“Hack away at the unessential.” — 2 simple lists will do the trick
Focus on the trees, not on the bushes and weed.
You’re a Medium reader. You’re smart (not because you read M but because you’re smart you read M). And still, you can improve yourself.
I have a tool that’ll help you improve yourself. I stole it from the idol Leo Babauta.
It’s about simplifying your life. Self-improvement through a simpler life.
Simplifying your life is about removing distractions and spending your time with the most essential things in your life.
The 2 lists that will do the trick
The ‘Essentials’ List
These are the trees you want to focus on.
What is essential? What are the most important things in your life? What do you love the most? What gives you the most value?
As I stole the idea from Leo Babauta, here’s what he states:
Create a life that focuses on the essentials — what you value and love the most, what you’re most passionate about.
For most people that ‘Essentials’ List looks something like this:
- Friends & Family
Now, you could be more specific (e.g. for self-mastery: meditate, read great books, eat healthy, and work out).
If I was your coach, I’d give the following HOMEWORK:
Give yourself 10 minutes and list your 4–5 most essential tasks, people, and activities that give you the best bang for the buck (or for your time). What do you value most in your life?
What’s the point of all this?
The idea is that you want to spend most of your time with your essentials. These are your self-identified most important things in your life. When you spend time with those, you’ll get most out of your life. Simple as that.
That brings us to the second list.
The ‘What I actually Spend My Time with’ List
The name of that list speaks for itself.
For me, that list looks like this:
- Self-Mastery: meditation, working out, reading, journaling, self-reflection, preparing food
- Work: writing, reading, blog promotion, and sometimes frustration ;-)
- Family & Friends: eating dinner, playing games like Jass (traditional Swiss card game) or the good old Nintendo 64, watching sports games, going out, and doing other activities together like playing soccer or badminton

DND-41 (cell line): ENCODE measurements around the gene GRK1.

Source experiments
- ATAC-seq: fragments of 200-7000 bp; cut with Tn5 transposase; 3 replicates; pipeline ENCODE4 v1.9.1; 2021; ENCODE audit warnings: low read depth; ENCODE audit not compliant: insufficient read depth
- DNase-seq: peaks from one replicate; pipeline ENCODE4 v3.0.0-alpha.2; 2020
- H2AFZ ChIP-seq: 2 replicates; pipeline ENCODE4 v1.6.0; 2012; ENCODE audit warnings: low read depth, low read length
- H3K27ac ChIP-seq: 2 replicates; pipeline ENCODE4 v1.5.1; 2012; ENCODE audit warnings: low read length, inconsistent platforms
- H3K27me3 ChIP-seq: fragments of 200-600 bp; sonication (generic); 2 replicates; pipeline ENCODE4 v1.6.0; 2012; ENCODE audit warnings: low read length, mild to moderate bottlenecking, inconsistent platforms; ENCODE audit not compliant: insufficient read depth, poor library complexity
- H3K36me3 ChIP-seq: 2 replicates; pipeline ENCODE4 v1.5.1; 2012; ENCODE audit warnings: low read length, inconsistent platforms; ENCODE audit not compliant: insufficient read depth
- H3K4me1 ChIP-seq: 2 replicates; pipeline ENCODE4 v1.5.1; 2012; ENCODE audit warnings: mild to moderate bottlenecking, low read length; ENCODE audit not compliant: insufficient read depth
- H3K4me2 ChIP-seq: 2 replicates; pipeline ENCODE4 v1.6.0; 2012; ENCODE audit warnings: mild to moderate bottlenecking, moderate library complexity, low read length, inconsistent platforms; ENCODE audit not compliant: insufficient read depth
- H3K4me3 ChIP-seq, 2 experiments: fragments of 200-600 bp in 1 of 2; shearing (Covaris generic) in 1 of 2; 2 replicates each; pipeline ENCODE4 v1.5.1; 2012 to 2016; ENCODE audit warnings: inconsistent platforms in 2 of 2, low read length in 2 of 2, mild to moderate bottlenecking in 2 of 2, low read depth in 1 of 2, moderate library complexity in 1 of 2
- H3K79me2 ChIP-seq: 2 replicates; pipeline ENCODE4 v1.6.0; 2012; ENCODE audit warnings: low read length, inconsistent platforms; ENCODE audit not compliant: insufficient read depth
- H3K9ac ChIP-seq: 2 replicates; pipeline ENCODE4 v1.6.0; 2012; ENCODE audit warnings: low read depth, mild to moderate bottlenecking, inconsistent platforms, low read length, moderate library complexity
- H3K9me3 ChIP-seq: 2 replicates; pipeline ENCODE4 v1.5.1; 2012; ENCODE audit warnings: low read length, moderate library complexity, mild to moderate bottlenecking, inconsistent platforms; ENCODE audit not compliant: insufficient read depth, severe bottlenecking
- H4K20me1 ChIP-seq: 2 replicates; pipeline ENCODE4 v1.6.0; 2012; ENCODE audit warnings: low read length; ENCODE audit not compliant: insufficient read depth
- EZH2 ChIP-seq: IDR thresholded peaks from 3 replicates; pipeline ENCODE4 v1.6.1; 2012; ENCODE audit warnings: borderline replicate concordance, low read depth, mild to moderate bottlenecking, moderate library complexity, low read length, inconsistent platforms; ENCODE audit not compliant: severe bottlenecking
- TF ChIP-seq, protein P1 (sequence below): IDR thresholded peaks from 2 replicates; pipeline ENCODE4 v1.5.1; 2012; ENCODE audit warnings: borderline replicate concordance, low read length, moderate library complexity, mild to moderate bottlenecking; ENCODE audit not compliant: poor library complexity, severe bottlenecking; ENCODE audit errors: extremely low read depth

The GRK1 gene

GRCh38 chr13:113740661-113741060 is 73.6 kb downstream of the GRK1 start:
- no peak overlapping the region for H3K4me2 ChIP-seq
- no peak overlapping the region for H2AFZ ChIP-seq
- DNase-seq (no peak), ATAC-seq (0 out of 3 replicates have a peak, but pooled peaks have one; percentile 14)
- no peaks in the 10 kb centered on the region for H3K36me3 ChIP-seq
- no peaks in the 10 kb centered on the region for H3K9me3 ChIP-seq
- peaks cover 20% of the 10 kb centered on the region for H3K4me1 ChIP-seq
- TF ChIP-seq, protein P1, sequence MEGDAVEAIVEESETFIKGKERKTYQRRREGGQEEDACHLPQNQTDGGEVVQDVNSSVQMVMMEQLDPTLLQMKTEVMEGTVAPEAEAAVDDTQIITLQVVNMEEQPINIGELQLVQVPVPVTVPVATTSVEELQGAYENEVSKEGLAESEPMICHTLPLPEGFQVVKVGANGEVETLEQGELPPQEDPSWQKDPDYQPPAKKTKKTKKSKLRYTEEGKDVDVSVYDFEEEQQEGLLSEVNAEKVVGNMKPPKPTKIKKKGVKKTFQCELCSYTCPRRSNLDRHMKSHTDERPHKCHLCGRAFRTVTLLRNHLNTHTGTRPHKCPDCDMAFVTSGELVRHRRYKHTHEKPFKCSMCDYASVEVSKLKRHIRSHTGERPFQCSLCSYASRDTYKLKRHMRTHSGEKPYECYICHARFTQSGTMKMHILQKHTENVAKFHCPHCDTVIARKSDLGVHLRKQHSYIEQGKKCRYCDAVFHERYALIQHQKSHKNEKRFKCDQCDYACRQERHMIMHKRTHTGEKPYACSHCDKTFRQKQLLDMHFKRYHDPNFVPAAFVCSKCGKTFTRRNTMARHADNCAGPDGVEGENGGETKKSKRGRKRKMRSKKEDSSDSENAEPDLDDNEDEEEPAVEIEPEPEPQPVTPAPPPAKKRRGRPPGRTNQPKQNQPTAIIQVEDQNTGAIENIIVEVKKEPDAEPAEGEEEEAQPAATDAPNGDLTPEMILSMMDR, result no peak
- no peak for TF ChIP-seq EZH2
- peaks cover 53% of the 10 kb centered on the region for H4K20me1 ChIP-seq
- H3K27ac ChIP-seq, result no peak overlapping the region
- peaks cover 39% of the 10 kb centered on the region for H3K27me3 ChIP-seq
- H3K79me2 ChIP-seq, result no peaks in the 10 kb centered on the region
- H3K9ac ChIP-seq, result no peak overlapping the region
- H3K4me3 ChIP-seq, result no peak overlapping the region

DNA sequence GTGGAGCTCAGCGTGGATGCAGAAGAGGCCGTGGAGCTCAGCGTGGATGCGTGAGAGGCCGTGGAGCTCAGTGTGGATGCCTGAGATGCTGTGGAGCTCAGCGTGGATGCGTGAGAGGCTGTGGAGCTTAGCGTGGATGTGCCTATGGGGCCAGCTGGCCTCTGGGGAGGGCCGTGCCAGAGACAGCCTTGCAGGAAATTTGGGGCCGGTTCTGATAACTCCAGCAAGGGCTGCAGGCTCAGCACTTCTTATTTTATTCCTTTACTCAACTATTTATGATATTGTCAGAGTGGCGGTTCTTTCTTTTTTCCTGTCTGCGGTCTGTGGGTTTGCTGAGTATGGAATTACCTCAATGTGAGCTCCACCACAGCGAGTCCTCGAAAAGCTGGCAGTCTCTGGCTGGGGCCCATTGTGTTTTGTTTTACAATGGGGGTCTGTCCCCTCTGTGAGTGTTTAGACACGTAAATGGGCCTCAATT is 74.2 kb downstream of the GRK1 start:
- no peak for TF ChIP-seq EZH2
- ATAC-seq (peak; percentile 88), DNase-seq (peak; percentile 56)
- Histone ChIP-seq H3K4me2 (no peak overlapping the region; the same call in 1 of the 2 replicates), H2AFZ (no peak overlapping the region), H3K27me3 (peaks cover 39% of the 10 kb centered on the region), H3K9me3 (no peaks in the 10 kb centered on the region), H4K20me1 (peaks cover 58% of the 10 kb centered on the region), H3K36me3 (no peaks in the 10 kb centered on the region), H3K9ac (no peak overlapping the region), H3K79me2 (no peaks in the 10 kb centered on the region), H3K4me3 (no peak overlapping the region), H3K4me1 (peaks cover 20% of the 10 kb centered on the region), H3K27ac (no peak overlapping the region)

- Time Killers: mindlessly surfing the WWW (mainly porn, haha. Just joking, you know Facebook, YouTube etc.), watching series (I stopped that), watching TV (I stopped that), playing video games (I combine that with social time, so it’s ok)
Often, I’m quite happy with my ‘What I actually Spend My Time with’ List. I got much better in the last year (I got rid of the TV and I stopped watching series… these were my worst time wasters).
On some days though, I could put the Time Killers easily on top of that list… You know, the not-so-productive days.
Plus, I should stop using the Social Time as an excuse for wasting time with unessential activities such as playing video games, watching TV, and binge-drinking ;-) I’d rather spend quality social time with my besties (e.g. go for a coffee and talk about essentials or do some fun activities together).
(By the way, the Time Killers are the bushes and weed you don’t want to focus on. Focus on the damn trees.)
Now it’s your turn. I know, I’m not your coach, but I’d give you some more HOMEWORK:
Give yourself 10 minutes and list all the things you spend your time with. Really EVERYTHING. And then compare that list with your essentials. What do you see? What could you change in order to spend more time with your essentials?
Here’s a crucial time spending rule:
Whatever is not essential, minimize it.
Or, to go back to the title…
It’s not the daily increase but daily decrease. Hack away at the unessential. — Bruce Lee